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Would it even matter if my daughter had MODY or not?

Discussion in 'MODY' started by missmakaliasmomma, Jul 14, 2013.

  1. missmakaliasmomma

    missmakaliasmomma Approved members

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    Since joining this site, it's bothered me that my daughter has really low basal needs (and TDD) compared to other kids her age and weight. She was diagnosed with type 1 at 1 1/2 years old and will be 5 in october. I know everyone is going to tell me that all kids dosages vary but hers just seem very low. That, and she requires a lot more bolus. Her basal right now is 2.8u which I will have to decrease because she's had a bout of low blood sugars at night. I was told that her TDD makes it seem like she is borderline honeymoon, but it's been over 3 years and just can't seem to think she'd still be honeymooning.

    A couple of the characteristics that make me think she might have MODY:

    -her low basal needs in conjunction with high bolus needs. It seems as if most kids have a higher basal rate compared to bolus. If I upped her basal, she'd go low all the time.
    -I can rarely get her to stay below 200 2 hours after she has eaten a normal meal, but she does come down after 4. She could start at 80 and it doesn't matter. They say people with MODY have a hard time once they go over 144 while eating (I'm guessing they become more insulin resistant)
    - When pregnant with her, I had borderline gestational diabetes. I was just told to watch my sugar intake. My a1c is still normal, it's 5 (only reason I know is because I'm pregnant again)

    If she DID have MODY, would it even make a difference? Would she still be on insulin or would she be put on a pill? What tests can I ask the doctor to do that would be covered under insurance in the US? I was going to ask for a c-peptide but I don't even know if that would make much of a difference either.

    When she was diagnosed, no one explained to me about the antibodies she may or may not have or if they even tested for them so after 3 years, I still don't even know if all the tests that should've been done- were done. What I was told was that her blood sugar was too high at dx to just be from a virus and that she had t1d. Maybe they were trying to dumb it down... I don't know.

    I don't want to put her through tests if the differences between mody and type 1 are insignificant and nothing would even changed if it were found out she had mody instead of type 1.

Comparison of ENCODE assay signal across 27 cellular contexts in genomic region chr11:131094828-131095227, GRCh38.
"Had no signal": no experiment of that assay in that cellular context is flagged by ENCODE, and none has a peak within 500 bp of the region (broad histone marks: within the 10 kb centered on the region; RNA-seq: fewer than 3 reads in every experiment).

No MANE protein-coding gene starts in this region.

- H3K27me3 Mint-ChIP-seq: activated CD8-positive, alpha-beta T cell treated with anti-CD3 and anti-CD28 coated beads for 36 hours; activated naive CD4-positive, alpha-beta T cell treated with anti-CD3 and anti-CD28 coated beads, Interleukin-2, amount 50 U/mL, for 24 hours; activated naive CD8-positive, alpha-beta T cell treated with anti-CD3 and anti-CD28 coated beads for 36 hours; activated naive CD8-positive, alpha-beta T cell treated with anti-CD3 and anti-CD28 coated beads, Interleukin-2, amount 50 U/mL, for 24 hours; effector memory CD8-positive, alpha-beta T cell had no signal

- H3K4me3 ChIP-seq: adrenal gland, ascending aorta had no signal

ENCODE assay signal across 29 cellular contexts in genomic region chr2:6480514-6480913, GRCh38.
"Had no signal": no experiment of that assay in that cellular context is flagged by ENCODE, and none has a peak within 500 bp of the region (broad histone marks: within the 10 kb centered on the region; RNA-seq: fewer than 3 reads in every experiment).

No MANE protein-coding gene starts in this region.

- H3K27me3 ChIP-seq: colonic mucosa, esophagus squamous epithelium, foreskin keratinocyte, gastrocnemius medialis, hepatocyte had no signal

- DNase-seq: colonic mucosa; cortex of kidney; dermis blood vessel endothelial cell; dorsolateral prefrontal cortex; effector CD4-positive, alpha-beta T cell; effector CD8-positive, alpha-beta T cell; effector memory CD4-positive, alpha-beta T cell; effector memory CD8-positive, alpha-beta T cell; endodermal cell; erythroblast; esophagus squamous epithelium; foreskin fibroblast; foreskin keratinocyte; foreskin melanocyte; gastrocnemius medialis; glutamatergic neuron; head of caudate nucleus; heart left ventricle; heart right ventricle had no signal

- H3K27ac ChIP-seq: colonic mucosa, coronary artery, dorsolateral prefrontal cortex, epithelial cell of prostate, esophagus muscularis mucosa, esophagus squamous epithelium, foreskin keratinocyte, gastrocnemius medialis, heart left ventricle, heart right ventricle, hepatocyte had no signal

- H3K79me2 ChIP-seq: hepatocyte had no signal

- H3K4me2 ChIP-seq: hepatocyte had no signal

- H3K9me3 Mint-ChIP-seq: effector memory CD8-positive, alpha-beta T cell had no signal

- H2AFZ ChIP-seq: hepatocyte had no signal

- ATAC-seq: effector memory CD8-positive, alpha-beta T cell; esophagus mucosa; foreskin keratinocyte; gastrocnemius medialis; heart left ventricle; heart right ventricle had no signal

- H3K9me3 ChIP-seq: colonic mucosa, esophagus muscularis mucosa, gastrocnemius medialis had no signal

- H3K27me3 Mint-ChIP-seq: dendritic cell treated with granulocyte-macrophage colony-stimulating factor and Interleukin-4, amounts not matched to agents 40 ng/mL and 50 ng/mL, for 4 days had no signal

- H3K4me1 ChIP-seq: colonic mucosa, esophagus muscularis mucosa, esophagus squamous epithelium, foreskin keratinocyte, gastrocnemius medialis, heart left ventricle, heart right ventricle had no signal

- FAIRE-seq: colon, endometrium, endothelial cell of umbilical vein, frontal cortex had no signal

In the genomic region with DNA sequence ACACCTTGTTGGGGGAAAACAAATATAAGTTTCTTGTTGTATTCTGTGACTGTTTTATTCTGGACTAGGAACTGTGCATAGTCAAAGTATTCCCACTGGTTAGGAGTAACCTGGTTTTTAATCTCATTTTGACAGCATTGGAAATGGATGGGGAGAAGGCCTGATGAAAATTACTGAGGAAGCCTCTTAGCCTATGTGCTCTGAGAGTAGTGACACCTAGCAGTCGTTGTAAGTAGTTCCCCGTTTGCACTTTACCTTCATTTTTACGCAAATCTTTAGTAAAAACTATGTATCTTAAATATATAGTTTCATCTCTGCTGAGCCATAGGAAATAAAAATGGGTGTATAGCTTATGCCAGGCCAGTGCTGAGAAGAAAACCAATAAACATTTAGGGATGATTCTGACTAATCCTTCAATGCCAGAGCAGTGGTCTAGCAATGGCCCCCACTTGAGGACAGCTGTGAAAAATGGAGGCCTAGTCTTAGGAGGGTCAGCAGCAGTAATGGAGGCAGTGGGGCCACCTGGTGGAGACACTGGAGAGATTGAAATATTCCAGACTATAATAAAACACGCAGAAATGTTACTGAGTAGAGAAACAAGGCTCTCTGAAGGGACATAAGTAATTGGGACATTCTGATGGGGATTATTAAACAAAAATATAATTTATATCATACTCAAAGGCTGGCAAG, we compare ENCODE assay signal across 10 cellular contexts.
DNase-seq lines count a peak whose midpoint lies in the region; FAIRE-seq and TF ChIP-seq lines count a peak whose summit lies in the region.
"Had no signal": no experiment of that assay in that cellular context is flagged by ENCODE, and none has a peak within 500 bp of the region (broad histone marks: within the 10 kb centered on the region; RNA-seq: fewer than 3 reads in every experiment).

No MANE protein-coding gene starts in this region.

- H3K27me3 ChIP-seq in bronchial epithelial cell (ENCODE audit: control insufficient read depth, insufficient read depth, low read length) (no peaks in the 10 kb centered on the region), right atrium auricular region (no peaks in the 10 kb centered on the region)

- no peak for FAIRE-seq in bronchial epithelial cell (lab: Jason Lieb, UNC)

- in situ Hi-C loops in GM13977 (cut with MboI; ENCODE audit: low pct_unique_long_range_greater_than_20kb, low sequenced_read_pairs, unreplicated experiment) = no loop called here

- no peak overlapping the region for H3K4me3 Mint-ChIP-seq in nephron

2. TheFormerLantusFiend

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    Why don't you first track down the records from when she was diagnosed?
    If she was antibody tested at the time and was positive, then it doesn't really matter if she has MODY in terms of treatment of her diabetes.
    If she does have MODY, then she might or might not be able to go off of insulin, and oral medications might or might not work for controlling her bg. She would be at a much lower risk of thyroid disease and celiac compared to kids dx'd with type 1 diabetes at that age, and her siblings and children would have a much higher diabetes risk compared to the siblings and children of somebody with t1.

    You didn't say what her total insulin needs are, and the bolus/basal ratio can be pretty different even among people w/t1.
     
  3. ChristineJ

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    Like Jonah said, a recommended first step would be researching what sort of testing was done around the time of diagnosis. Though being positive for T1 antibodies doesn't automatically exclude MODY, it is unusual. There are at least 11 known forms of MODY, and treatment varies among the different types, so there's no way to know if treatment would change or not. Even still, if MODY is suspected, genetic testing is a good idea. MODY is inherited in an autosomal dominant fashion, which means each child has a 50% chance of inheriting the mutated gene.

    Christine
     
  4. missmakaliasmomma

    missmakaliasmomma Approved members

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    I didn't even think to call the endo office she was going to when she was diagnosed. I'm going to email the endo she's been seeing to see if she has the results from labs they must have done when she was diagnosed.

    She usually gets between 7-9 units of insulin daily. this puts her right on the borderline of honeymooning according to the .5u-1u/kg rule. Of course there are days we go out to eat and then that dramatically increases. Today she didn't eat a lot at all and her total was a little over 5. that's not too common though. 2.8 is from basal.